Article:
Secure they truft th' unfaithful field befet,
"Till hov'ring o'er 'em fweeps the fwelling net.


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VER. 91.

Oh may no more a foreign master's rage,

With wrongs yet legal, curfe a future age!

Still fpread, fair Liberty! thy heav'nly wings,

Breath plenty on the fields, and fragrance on the fprings.

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VER. 97.

When yellow autumn fummer's heat fucceeds,
And into wine the purple harvest bleeds a,
The partridge feeding in the new-fhorn fields,
Both morning sports and ev'ning pleasures yields.


a Perhaps the Author thought it not allowable to defcribe the feafon by a circumftance not proper to our climate, the vintage.

Thus (if small things we may with great compare) When Albion fends her eager fons to war, 106 Some thoughtless Town, with ease and plenty bleft, Near, and more near, the clofing lines inveft; Sudden they seize th' amaz'd, defenceless prize, And high in air Britannia's standard flies.


See! from the brake the whirring pheasant springs, And mounts exulting on triumphant wings : Short is his joy; he feels the fiery wound, Flutters in blood, and panting beats the ground. Ah! what avail his gloffy, varying dyes, His purple creft, and scarled-circled eyes, The vivid green his fhining plumes unfold, His painted wings, and breaft that flames with gold? Nor yet, when moist Arcturus clouds the sky, The woods and fields their pleafing toils deny. 120 To plains with well-breath'd beagles we repair, And trace the mazes of the circling hare: (Beafts, urg'd by us, their fellow-beafts purfue, And learn of man each other to undo)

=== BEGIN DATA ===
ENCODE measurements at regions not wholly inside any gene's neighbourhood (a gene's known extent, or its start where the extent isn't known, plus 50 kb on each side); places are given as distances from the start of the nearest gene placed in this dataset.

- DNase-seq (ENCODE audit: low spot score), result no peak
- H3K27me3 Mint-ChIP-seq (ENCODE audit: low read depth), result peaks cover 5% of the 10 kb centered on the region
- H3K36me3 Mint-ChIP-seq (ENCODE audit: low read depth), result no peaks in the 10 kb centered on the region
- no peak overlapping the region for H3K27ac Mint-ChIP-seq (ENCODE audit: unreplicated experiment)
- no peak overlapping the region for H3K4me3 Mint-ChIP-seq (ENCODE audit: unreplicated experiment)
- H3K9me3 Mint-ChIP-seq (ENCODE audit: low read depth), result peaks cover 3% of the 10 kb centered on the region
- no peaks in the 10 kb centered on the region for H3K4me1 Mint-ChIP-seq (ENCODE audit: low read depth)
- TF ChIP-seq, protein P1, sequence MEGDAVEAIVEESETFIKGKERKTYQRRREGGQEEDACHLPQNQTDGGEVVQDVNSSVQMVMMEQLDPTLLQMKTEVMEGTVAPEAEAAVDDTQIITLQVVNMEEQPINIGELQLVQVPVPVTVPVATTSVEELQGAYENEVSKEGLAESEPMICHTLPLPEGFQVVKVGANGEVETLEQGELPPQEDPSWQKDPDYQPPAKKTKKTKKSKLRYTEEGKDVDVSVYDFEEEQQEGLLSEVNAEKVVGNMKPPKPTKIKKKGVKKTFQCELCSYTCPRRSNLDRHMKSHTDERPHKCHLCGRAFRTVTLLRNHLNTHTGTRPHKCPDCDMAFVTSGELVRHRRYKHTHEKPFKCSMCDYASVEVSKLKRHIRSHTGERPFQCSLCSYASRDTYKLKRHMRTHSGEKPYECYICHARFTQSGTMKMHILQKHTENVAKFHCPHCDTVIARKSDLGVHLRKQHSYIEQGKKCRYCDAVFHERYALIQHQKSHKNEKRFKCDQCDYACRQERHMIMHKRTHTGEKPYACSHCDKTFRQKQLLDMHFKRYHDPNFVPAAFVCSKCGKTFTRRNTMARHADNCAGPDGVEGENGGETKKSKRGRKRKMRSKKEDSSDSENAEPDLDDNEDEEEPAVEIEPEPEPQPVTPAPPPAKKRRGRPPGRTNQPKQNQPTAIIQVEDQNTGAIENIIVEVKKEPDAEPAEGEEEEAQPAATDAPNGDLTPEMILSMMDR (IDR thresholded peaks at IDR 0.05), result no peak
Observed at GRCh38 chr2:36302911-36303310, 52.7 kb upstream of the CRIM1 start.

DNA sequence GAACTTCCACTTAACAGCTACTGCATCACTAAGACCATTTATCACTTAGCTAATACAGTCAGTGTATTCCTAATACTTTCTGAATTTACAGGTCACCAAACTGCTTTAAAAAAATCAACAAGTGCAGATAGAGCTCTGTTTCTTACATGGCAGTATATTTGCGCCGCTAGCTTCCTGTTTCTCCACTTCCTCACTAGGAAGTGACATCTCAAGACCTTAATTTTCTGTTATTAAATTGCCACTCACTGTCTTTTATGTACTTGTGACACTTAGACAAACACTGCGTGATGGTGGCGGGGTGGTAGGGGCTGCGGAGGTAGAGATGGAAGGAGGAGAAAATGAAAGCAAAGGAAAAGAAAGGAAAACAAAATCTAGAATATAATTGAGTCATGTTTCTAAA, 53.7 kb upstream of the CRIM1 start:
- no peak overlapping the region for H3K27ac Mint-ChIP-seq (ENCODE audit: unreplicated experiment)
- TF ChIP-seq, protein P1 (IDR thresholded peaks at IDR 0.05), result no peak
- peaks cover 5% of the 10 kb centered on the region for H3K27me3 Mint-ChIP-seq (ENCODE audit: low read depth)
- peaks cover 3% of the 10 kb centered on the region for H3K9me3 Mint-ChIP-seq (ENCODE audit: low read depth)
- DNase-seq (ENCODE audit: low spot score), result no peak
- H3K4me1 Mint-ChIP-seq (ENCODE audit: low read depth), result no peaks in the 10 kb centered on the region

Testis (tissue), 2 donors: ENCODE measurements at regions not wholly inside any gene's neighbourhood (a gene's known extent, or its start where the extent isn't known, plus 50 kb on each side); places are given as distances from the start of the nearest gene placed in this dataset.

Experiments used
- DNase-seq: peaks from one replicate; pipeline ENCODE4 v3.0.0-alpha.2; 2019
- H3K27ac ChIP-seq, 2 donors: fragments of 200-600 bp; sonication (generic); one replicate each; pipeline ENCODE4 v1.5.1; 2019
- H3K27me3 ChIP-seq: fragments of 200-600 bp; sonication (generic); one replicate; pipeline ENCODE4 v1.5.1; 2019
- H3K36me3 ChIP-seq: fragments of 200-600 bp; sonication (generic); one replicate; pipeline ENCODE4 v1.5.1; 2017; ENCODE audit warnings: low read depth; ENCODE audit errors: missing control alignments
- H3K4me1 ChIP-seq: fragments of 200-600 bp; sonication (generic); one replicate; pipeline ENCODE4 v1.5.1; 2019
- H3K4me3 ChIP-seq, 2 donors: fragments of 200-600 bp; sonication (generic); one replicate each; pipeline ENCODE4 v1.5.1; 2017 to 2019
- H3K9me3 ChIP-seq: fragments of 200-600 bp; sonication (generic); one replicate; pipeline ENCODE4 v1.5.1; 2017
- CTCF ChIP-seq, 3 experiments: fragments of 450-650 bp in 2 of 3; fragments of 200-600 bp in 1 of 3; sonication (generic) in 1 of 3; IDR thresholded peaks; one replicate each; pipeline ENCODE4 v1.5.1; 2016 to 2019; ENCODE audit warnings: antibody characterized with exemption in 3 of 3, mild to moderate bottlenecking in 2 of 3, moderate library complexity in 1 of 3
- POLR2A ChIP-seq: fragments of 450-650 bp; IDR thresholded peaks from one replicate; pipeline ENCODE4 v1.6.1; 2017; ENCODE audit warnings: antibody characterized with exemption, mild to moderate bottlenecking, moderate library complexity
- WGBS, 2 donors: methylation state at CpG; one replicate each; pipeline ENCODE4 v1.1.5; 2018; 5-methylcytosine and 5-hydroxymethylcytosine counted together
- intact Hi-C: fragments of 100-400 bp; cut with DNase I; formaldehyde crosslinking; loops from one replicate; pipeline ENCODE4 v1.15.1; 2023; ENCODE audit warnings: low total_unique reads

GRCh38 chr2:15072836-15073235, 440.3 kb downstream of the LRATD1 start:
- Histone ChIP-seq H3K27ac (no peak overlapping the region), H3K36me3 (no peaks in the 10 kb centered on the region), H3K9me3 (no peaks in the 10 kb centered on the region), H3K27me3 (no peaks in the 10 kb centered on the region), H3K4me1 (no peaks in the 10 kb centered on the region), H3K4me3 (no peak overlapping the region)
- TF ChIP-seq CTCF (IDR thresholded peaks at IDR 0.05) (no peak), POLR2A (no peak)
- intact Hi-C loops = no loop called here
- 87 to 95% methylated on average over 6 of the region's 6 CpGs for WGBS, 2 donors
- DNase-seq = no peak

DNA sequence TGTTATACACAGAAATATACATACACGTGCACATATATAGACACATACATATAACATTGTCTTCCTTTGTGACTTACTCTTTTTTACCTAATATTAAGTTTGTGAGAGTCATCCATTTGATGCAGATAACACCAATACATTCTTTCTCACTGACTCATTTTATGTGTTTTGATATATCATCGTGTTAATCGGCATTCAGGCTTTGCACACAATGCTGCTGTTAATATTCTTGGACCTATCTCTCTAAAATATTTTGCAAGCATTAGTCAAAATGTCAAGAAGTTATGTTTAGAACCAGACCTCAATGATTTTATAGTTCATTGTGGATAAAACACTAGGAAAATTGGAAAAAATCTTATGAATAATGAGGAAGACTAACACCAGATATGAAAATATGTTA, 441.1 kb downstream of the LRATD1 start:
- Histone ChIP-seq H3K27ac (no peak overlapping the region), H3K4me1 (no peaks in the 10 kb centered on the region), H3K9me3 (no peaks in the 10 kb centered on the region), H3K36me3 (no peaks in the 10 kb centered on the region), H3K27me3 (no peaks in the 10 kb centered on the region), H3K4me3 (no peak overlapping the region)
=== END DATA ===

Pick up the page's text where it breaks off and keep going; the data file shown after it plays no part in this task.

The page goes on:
VER. 107. It flood thus in the first Editions:
Pleas'd, in the Gen'rals fight, the hoft lie down
Sudden before fome unfufpecting town;
The young, the old, one inftant makes our prize,
And o'er their captive heads Britannia's ftandard flies.


nec te tua plurima, Pantheu,

VER. 115.
Labentem pietas, vel Apollinis infula texit.




With flaught'ring guns th' unweary'd fowler roves,
When froits have whiten'd all the naked groves;
Where doves in flocks the leaflefs trees o'erfhade,
And lonely woodcocks haunt the wat'ry glade.
He lifts the tube, and levels with his eye;
Strait a fhort thunder breaks the frozen sky:
Oft, as in airy rings they fkim the heath,
The clam'rous lapwings feel the leaden death :
Oft, as the mounting larks their notes prepare,
They fall, and leave their little lives in air.


In genial fpring, beneath the quiv'ring shade,135 Where cooling vapours breathe along the mead, The patient fisher takes his filent stand, Intent, his angle trembling in his hand : With looks unmov'd, he hopes the scaly breed, And eyes the dancing cork, and bending reed. 140 Our plenteous ftreams a various race fupply, The bright-ey'd perch with fins of Tyrian dye, The filver eel, in fhining volumes roll'd, The yellow carp, in fcales bedrop'd with gold, Swift trouts, diverfify'd with crimson ftains, And pykes, the tyrants of the watry plains.



VER, 126. O'er ruftling leaves around the naked groves.
VER. 129. The fowler lifts his levell'd tube on high.


VER. 134. Præcipites altâ vitam fub nube relinquunt.